Healthcare systems around the world can turn to smart contracts to record and safely transfer data. Clinics, doctors, and patients – all parties can benefit from the implementation of blockchain technology. Storage and secure monitoring of electronic health records (EHR), more efficient and transparent drug supply management, and even helping scientists with research are just some of the possibilities Ethereum-based solutions offer.

EncrypGen, for example, uses smart contracts to receive and transfer patient data in a secure manner, preventing third parties from accessing the information. The platform became the first and is so far the only blockchain-based free market for genomic data in the world. The company says they are committed to democratizing and decentralizing science, allowing people to make choices and reap the monetary benefits of their contributions to research.


If you have an idea for your own blockchain project, but can’t afford to implement it yet, you can launch your ICO campaign. ICO, short for Initial Coin Offering, is a crowdfunding system for new applications using blockchain technology.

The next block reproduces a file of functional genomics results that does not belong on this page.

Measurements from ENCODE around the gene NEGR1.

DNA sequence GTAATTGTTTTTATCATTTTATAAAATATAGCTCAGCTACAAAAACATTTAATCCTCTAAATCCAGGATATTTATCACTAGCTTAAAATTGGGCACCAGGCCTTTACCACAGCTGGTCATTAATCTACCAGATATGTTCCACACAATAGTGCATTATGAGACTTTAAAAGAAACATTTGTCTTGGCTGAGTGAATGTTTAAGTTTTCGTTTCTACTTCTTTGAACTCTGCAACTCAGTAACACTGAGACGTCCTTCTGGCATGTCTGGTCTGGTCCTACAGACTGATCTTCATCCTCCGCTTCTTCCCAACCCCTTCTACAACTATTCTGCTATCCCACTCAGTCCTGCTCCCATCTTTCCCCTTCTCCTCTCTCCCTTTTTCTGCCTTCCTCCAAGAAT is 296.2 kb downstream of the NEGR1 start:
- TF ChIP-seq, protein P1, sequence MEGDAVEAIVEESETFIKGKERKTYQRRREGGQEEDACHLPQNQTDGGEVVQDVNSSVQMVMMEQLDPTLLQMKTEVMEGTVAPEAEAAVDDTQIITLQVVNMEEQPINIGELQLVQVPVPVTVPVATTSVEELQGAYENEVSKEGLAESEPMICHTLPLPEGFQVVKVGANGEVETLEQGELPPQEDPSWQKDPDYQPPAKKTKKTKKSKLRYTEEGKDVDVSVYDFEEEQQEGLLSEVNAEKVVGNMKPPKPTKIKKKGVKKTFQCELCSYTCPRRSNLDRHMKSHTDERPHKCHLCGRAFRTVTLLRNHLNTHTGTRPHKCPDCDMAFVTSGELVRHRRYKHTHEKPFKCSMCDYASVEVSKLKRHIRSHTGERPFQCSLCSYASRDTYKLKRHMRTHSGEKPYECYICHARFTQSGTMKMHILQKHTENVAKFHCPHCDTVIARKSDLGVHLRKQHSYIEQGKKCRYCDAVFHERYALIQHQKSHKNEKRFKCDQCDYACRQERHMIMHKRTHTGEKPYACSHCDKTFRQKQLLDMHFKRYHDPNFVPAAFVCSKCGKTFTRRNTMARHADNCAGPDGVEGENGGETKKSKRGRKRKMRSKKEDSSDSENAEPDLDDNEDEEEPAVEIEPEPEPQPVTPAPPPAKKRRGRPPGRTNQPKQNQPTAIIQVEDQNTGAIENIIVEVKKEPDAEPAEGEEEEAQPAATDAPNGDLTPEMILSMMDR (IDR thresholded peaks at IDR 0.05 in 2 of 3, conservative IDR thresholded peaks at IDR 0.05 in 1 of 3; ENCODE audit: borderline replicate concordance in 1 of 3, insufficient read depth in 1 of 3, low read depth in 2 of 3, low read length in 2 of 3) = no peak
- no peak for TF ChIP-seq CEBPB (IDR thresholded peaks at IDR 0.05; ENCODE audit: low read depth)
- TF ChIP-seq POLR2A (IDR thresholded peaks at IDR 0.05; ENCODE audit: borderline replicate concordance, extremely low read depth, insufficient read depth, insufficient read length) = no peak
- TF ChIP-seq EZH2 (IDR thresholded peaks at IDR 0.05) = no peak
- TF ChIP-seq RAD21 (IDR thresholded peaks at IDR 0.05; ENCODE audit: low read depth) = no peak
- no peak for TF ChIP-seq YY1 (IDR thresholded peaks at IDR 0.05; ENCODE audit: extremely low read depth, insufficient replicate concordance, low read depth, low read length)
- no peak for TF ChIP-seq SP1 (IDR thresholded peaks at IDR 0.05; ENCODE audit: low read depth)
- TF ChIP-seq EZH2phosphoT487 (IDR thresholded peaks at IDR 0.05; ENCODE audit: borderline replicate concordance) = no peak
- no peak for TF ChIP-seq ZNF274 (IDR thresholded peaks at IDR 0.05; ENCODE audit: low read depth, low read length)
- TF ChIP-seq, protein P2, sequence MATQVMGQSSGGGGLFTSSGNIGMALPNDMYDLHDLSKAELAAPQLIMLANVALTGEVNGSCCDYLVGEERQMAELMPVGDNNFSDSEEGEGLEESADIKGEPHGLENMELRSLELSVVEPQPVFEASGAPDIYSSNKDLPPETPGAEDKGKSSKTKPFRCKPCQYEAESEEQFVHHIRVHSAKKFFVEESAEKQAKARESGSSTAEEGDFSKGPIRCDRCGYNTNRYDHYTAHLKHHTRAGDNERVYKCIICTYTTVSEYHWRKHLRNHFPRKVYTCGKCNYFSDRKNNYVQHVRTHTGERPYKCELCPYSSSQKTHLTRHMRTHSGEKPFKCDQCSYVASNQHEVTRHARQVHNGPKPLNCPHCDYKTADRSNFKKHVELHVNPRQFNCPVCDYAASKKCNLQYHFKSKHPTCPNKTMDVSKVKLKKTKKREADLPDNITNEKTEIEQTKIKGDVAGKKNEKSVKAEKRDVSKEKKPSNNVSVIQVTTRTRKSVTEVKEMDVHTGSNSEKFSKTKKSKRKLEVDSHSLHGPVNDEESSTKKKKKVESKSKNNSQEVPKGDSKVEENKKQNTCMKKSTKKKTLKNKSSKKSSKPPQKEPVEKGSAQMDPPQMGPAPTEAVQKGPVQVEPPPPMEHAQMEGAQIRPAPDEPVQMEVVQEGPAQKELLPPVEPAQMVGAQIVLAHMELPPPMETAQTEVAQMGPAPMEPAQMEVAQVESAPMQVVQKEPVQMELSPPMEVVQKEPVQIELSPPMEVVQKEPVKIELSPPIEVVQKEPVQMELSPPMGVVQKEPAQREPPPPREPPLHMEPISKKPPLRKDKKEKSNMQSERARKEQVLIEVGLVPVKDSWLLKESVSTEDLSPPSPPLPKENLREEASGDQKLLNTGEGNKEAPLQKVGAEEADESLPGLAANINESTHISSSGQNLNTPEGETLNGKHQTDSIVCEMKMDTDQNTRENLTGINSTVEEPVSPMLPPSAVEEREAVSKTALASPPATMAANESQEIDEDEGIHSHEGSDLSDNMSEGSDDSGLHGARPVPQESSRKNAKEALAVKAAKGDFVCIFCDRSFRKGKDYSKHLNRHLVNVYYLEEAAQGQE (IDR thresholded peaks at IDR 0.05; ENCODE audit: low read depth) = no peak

Let’s take a look at a real-world example – the KickICO platform. The idea is simple: innovative and promising blockchain startups launch their campaign through the platform, issue tokens, and invite investors to buy them and thus invest in their new company.

This online reward and donation crowdfunding platform is built on Ethereum smart contracts and offers its own KickCoin token. After launching in 2017, the platform received the title of “ICO of the Year”. To date, more than $500 million and 800,000 ETH has been raised with the help of KickICO.